Most Famous Plays in College Football History: Over 40 Years Later, “The Play” Remains Iconic

    Some plays in college football history will be remembered forever, and some are so famous they're simply referred to as "The Play."

    Some plays in college football history will be remembered forever. Some plays in college football history will be immortalized in folklore, talked about in bars and stadiums, and everywhere else sports fans unite to discuss or argue a particular moment’s correct amongst the annals of the great game. However, other plays demand something much more.

    Most Famous Plays in College Football History: Over 40 Years Later, “The Play” Remains Iconic

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    There are so many things that go into making a single moment memorable. Players making incredible plays. Coaches making the bravest of decisions. The time. The place. The event. So many factors can influence how one game or one play is forever enshrined in folklore, immortalized, and passed down among generations. The 1982 Big Game had it all, and then some.

    The time? November 20, the traditional rivalry week in college football. The place? California Memorial Stadium, home to a Cal Golden Bears team who were struggling to attract an invite to bowl season. The event? The Big Game, the annual rivalry between Stanford and Cal, where the two teams played for the Stanford Axe and much more besides the usual spoils of rivalry.

    The two teams traded punches, with Cal taking an early 10-0 lead, before Stanford recovered to hit the Bears with 14 answered points and a lead of their own. Joe Kapp’s Cal team rallied and put up the next nine points, crucially missing a two-point attempt that what have given them a clear touchdown lead.

    That decision appeared to be critical when two Stanford field goals — including one deep into the fourth quarter — gave the Cardinal a 20-19 lead with just eight seconds on the clock. Even the usually buoyant home radio announcer had given up hope. Everyone thought the game was over, giving Stanford a pivotal win in their bid for bowl eligibility. Everyone.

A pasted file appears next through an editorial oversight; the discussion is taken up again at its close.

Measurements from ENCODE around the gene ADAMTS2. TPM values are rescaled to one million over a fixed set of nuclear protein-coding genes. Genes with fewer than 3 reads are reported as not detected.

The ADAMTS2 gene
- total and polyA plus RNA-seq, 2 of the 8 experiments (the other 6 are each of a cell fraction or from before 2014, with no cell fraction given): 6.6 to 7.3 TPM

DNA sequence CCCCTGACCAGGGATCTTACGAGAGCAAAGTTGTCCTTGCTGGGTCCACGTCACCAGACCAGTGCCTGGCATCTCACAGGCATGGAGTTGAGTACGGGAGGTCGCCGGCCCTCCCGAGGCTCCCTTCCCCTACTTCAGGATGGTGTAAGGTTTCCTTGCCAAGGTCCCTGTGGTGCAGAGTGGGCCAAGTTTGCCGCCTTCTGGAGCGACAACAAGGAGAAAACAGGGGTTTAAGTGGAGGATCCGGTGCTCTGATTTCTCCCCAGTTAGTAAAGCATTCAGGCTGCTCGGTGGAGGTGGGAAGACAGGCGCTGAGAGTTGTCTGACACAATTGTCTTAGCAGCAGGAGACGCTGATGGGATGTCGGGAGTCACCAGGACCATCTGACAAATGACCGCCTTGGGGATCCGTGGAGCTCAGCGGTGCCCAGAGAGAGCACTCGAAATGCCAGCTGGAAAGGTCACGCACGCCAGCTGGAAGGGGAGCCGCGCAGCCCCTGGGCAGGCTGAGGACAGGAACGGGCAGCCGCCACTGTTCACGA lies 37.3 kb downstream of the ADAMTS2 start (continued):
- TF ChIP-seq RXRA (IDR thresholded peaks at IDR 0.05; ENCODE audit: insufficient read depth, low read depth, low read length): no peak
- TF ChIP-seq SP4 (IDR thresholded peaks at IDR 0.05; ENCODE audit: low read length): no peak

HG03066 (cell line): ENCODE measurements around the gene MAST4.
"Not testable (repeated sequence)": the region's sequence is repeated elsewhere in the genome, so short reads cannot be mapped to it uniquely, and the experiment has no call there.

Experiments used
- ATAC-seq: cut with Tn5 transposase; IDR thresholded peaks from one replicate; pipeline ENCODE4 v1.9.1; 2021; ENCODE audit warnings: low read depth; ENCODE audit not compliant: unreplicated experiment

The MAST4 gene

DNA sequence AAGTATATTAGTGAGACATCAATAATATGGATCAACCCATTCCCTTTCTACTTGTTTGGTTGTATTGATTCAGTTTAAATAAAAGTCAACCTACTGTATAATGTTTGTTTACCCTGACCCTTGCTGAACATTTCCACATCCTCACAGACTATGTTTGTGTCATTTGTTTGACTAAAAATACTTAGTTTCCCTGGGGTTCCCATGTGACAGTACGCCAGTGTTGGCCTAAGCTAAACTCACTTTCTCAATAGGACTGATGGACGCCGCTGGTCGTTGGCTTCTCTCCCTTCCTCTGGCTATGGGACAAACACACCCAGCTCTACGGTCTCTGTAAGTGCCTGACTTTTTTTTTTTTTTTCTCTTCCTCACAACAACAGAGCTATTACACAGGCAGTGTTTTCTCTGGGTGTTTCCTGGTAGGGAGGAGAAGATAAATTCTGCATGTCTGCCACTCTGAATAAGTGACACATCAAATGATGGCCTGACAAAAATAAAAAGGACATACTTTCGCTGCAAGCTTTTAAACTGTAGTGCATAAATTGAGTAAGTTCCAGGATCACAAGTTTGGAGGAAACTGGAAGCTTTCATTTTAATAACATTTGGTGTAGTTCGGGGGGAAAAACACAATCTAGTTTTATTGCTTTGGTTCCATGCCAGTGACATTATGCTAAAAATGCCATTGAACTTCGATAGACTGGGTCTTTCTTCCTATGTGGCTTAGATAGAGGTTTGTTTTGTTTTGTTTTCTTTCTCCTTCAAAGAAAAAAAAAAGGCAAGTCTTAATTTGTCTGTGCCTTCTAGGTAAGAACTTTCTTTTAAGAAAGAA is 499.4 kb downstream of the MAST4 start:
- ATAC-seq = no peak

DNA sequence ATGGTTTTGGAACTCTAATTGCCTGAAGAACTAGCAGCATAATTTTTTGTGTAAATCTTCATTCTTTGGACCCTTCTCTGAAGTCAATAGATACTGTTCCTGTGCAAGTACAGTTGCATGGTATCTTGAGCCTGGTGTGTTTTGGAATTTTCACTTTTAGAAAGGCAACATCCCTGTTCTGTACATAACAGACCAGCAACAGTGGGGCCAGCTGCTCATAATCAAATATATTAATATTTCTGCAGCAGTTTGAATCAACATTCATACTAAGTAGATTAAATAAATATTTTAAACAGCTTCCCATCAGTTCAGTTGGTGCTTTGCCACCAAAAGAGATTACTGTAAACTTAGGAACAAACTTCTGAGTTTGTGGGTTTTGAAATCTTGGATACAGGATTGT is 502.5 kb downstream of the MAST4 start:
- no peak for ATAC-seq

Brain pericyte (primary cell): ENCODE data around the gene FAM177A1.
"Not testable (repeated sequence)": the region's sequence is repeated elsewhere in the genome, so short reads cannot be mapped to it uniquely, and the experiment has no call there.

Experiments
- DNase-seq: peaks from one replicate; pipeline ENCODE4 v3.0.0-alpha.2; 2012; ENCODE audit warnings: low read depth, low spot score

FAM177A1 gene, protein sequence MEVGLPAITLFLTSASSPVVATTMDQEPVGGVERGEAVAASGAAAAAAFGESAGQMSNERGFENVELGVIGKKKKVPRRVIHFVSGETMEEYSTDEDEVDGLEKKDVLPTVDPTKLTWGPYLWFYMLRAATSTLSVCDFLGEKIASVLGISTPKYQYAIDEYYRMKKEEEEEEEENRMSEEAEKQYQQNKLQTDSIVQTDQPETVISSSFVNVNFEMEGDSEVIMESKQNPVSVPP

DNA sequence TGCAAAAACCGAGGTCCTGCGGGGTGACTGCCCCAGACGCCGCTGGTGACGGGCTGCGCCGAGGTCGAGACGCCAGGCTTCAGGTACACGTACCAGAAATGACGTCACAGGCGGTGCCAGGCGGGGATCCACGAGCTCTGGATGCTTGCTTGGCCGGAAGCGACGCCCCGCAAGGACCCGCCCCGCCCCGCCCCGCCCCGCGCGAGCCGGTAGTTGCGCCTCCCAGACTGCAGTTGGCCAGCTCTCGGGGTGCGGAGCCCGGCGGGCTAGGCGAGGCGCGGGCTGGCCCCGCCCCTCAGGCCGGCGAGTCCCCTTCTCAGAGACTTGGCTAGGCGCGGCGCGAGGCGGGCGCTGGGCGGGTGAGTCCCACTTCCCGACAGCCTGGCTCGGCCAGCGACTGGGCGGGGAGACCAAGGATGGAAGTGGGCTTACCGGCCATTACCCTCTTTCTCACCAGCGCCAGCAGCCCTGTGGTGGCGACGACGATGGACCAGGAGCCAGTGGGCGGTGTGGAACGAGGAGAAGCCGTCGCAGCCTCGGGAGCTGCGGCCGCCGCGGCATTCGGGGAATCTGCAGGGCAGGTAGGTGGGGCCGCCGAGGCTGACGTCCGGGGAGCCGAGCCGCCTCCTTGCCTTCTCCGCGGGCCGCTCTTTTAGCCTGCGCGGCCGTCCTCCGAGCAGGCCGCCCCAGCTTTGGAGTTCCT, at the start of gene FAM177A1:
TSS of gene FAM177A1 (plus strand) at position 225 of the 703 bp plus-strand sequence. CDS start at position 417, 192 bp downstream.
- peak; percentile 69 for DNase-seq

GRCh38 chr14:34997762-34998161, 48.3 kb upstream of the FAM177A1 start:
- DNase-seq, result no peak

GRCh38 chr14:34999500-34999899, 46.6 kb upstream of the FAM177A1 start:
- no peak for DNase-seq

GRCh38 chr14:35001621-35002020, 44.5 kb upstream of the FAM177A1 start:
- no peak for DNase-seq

“All right, here we go with the kickoff,” Cal announcer Joe Starkey strikes up what would become one of the most famous radio calls in all of college football.

    “Harmon will probably try to squib it and he does. Ball comes loose and the Bears have to get out of bounds. Rodgers, along the sideline, another one… they’re still in deep trouble at midfield, they tried to do a couple of – the ball is still loose, as they get it to Rodgers! They get it back now to the 30, they’re down to the 20… Oh, the band is out on the field! He’s gonna go into the end zone! He got into the end zone!”

    The band is on the field. Words that send shivers down the spine of college football fans of all generations. The scene as Kevin Moen — who was the first man to make contact with the ball in “The Play” before receiving it back several seconds and touches later — barrelled through the Stanford Band and several other people on his way to the end zone will never be seen again.

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    Extraordinary. Unique. Bizarre.

    There are plenty of other adjectives to describe a moment that would, ironically, leave you speechless. Controversy is another, with Stanford maintaining to this day that Dwight Garner was down and that Mariet Ford’s lateral to Moen was an illegal forward pass. “The Play” truly had it all, a perfect example of why college football is just the best.

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